Inflation and the origins of anti-price gouging regulation

Inflation and price gouging are both in the news. You likely don’t need reminding about inflation, currently running at an 8.5% annual rate. Not surprisingly, the story on inflation was accompanied by a picture of a gas pump. The New Jersey government reports receiving more gasoline price gouging complaints in March than it saw in the previous two years.

Inflation, oil prices, and price gouging laws have a surprising historical connection. At least this is my claim: had inflation not been a problem in 1970 and 1971, we would not have price gouging laws in 37 states in 2022.

The links in my chain of reasoning are as follows:

  1. In 1970 and 1971 inflation had become a public policy problem. President Nixon, looking forward to his 1972 reelection campaign, imposed broad-based wage and price controls in August of 1971.
  2. While most price controls disappeared quickly (consumers hated shortages even more than price increases), oil price controls remained politically popular and continued through the 1970s.
  3. In 1979 President Carter began slowly lifting the price controls, with the predictable short run consequence of higher and more volatile prices.
  4. Higher heating oil prices and cold weather in New York prompted an outcry by voters, and the state legislature responded with the nation’s first anti-price gouging law.
  5. New York’s law was followed by three more states in the 1980s, eleven more in the 1990s, another sixteen in the 2000s, and six in the 2010s.

I rely on a bit of speculative consumer psychology: my view is that during the 1970s consumers became used to (a) relatively stable home heating oil prices, and (b) oil prices as an intensely political matter. Maybe (b) is true even if (a) is not, but it seems notable that it was home heating oil price increases that motivated legislative action.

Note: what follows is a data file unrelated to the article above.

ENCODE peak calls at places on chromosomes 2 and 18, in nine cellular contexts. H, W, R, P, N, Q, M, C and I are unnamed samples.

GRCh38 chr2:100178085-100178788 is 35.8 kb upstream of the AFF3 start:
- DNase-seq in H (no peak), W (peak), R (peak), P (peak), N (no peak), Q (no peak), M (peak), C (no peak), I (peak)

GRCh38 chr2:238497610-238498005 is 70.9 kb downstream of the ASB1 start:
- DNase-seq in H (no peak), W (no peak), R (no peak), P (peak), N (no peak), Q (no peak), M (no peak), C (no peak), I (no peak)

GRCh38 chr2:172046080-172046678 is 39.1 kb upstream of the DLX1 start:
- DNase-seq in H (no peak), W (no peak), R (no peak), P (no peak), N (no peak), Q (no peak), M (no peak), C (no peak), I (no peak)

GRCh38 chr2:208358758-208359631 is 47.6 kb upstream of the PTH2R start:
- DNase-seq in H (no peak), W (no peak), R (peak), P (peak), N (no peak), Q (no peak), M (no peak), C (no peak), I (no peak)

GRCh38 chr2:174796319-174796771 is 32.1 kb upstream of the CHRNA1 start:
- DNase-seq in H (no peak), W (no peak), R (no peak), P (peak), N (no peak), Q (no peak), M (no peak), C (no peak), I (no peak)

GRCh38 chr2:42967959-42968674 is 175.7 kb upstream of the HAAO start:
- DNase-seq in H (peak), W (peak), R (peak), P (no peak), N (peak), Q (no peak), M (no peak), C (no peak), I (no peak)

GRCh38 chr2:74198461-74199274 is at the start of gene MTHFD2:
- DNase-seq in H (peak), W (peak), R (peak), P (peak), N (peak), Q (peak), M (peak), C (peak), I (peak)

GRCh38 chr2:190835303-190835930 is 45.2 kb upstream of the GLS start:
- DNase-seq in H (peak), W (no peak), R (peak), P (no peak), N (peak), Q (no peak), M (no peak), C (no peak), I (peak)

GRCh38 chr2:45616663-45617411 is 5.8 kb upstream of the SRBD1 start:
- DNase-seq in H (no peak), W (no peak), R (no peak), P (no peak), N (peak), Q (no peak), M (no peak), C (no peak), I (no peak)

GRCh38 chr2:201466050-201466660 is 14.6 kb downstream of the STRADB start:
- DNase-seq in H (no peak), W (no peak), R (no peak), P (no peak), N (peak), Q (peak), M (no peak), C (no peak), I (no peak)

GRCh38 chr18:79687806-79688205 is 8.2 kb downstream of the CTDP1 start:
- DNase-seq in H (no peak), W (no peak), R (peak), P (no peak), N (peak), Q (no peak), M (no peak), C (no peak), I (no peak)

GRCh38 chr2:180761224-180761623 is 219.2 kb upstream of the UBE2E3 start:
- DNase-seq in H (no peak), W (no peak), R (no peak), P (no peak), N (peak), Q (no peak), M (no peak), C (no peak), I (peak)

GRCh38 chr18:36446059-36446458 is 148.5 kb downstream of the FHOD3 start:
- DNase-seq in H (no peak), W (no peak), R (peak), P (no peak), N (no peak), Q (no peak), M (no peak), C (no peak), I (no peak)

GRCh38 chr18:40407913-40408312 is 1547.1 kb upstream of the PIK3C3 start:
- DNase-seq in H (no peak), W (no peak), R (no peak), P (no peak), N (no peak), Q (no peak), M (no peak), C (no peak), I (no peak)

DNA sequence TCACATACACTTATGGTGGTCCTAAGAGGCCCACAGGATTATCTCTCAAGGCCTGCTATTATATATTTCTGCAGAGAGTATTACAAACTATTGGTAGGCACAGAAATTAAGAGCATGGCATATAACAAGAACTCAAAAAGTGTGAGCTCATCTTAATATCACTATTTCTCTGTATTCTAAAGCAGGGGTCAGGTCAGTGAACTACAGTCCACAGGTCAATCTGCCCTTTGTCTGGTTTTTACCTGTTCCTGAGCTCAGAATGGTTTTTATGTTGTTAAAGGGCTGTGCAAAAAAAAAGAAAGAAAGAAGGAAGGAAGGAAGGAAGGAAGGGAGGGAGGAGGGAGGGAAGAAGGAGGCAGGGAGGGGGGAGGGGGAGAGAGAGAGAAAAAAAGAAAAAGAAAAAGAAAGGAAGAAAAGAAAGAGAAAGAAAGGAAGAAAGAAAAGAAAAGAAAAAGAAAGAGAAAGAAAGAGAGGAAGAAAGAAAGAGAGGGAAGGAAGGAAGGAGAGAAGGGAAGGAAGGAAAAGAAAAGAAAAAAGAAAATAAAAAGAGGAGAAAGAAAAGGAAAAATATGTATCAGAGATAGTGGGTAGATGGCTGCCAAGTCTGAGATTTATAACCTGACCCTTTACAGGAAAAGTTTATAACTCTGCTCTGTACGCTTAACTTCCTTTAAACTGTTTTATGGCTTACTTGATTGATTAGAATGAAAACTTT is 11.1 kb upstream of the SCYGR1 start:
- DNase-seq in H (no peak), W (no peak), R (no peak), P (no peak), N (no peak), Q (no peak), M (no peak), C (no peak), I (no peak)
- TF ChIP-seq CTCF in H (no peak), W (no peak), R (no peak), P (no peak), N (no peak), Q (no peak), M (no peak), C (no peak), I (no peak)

It is possible, of course, that other states would have pursued price gouging laws even had New York not done so in 1979. In fact, New York might have acted anyway sometime later, in response to some other price jump. The three states that followed in the 1980s were Connecticut, Alabama, and Hawaii. I don’t know the circumstances of the legislative actions in those three states, so don’t know if New York’s action was important. Research on these three histories would be suggestive, either for or against my view.

But plausibly without New York’s action in 1979, other states would have responded to the politics surrounding emergency price increases in other manners and price gouging laws would be fewer than 37 in number in 2022.

[I blogged copiously on price gouging related topics at Knowledge Problem. See also my “The Problem with Price Gouging Laws” in the Spring 2011 issue of Regulation magazine.]